07 January 2022

Week commencing 7 January 1991

Welcome to 1991!  When 1991 clocked over, I was 12 years old and about to start high school, which in my state (Victoria) is years 7 to 12.  It marked a big change for me, moving from a small primary school of approximately 120 students, where you knew all of the other students and teachers, to a secondary school with an enrolment of over 1,000 students, where you felt like a grain of sand.  It didn't help that I was placed in a form (or 'home group') where I didn't know anyone else.
 
Interestingly, Divinyls' "I Touch Myself" was number one on the ARIA singles chart the week I started high school.  I later discovered that Christina Amphlett, the band's lead singer, went to my high school, yet no mention of her impressive achievement of landing a number one single was made at school assembly.  I didn't learn that Chrissy attended my school until the art teacher casually mentioned it a couple of months later.
 
My other memories of January 1991 are that the Gulf War was starting, and that Def Leppard guitarist Steve Clark had died, unexpectedly.  It wasn't exactly a great start to the new year.  But the music, on the other hand, was still pretty decent, as we'll see this week and over the remaining months of the year.

What are your recollections of 1991?

Of the seven singles debuting in the top 150 this week, five them spent a solitary week in the top 150, which is unusual.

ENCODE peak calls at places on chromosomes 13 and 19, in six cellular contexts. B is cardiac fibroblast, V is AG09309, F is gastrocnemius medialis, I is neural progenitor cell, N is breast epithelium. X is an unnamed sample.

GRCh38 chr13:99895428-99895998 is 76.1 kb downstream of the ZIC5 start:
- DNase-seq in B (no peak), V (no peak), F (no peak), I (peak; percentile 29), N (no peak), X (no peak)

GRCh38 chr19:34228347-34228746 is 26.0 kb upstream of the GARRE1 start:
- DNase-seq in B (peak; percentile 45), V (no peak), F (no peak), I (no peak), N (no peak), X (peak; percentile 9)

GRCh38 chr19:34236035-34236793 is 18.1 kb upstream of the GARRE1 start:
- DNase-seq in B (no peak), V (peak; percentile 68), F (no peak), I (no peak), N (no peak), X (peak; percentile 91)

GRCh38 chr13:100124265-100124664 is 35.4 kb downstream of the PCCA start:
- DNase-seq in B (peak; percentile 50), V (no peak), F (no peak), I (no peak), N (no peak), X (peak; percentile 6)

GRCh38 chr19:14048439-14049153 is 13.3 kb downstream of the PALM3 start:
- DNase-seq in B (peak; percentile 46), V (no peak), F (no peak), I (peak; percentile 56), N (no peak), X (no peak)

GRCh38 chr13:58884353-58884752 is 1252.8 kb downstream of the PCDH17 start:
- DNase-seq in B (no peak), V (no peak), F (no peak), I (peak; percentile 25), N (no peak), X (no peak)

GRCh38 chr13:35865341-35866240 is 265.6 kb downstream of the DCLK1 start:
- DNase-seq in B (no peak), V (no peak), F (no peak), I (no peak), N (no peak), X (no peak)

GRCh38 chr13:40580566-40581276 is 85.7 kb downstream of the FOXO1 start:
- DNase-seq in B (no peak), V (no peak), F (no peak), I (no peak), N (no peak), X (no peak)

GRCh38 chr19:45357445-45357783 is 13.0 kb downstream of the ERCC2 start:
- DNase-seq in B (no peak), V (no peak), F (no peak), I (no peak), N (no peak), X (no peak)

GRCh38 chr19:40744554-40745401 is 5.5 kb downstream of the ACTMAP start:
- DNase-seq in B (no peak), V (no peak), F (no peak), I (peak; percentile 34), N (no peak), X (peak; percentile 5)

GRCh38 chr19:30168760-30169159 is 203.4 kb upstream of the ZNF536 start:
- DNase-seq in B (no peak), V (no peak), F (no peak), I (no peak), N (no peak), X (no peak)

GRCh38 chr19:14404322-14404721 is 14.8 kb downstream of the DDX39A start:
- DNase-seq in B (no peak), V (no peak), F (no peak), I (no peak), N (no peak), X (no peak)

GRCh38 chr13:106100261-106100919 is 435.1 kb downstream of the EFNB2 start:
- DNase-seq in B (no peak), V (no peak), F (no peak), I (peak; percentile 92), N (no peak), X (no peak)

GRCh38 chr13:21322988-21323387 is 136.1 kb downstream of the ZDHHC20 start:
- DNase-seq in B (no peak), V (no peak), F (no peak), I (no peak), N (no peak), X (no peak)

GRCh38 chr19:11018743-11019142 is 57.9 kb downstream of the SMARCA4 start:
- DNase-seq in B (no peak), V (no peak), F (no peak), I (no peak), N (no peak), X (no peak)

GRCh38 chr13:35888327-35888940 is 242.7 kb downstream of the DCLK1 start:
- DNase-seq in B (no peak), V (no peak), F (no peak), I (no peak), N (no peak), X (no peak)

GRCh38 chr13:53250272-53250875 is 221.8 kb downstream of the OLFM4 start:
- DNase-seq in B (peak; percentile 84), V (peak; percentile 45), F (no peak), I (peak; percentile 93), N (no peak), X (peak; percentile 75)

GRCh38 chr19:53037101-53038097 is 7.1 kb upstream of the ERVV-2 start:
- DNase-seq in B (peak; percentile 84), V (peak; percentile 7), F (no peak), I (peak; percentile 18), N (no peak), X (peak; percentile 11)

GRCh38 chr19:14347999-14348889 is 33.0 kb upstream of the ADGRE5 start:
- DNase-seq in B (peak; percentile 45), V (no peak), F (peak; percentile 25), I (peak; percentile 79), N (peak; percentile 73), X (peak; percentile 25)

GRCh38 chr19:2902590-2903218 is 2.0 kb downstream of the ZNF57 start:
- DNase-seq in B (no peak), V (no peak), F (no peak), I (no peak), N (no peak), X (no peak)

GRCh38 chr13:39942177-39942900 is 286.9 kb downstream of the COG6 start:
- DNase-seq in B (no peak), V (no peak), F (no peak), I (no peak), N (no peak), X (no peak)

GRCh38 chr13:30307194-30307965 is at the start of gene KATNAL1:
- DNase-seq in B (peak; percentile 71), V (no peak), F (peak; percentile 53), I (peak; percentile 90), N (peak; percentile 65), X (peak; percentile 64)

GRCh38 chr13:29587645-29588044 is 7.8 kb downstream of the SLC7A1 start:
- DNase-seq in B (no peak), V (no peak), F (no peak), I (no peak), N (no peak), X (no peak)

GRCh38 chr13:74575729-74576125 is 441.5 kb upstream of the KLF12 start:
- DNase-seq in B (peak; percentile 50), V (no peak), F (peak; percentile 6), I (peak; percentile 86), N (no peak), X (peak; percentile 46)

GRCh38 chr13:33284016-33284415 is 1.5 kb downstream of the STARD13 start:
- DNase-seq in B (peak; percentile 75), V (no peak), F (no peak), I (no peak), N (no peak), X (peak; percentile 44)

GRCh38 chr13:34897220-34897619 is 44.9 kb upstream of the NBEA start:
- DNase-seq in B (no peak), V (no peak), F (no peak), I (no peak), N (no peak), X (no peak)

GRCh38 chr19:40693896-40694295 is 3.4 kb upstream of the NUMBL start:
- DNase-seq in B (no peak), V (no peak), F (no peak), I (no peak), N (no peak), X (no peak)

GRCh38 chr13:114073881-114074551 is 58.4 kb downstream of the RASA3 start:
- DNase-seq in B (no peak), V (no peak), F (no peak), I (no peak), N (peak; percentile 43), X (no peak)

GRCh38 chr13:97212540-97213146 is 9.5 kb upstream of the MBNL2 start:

But before we dive into the first chart of 1991, I have updated the following post from last year:
 
* 5 February 1990 - an audio clip has been added for the Club Veg track.
 
Let's take a look at this week's batch of new entries.
 
Kim Appleby wasn't worried, but would she be happy with this chart placing?
 
Top 150 debuts:
 
Number 139 "Let's Get Busy (Pump It Up)" by Clubland featuring Quartz
Peak: number 139
Peak date: 7 January 1991
Weeks in top 150: 1 week
 
Clubland was a collaboration between Swedish producer Jan Ekholm and British duo Dave Rawlings and Ronnie Herel from Quartz.  They featured various vocalists on the tracks they recorded, and "Let's Get Busy (Pump It Up)" features rapper King Bee.

Listening to this track for the first time as I write this post, I can't help but notice the bass line's similarity to Snap!'s "Mary Had a Little Boy" (number 18, March 1991).  That is probably because Snap! remixed this track.

Internationally, "Let's Get Busy (Pump It Up)" peaked at number 86 in the UK in August 1990, and number 32 in the Netherlands in November 1990.  The track also topped the US Billboard dance chart.  I'm guessing this song might have performed better on the chart if there had been a music video for it - well, if one exists, it hasn't yet made its way onto YouTube.
 

 
Number 140 "Where Did She Come From?" by Hard-Ons
Peak: number 130
Peak date: 21 January 1991
Weeks in top 150: 3 weeks
 
As I wrote in my last chart recap for 1990, alternative music was starting to make small ripples on the Australian chart, and would continue to have greater impact throughout 1991.

I can't really explain why - something to do with the guitar riff, probably - but you just know this band are Australian, listening to this track for the first time.  Hard-Ons were, indeed, from Sydney, and formed in 1981.
 
"Where Did She Come From?", the lead single from the band's fourth studio album Yummy! (number 93, January 1991), was Hard-Ons' first single to register on the top 150.  They would break into the top 100 later in the year with "Let There Be Rock" (number 65, August 1991), a collaboration with Henry Rollins.

"Where Did She Come From?" was released in Australia in November 1990, but took almost two months to reach the top 150.

We shall see Hard-Ons again in 1993.
 
 
 
Number 141 "Tricky Disco" by Tricky Disco
Peak: number 141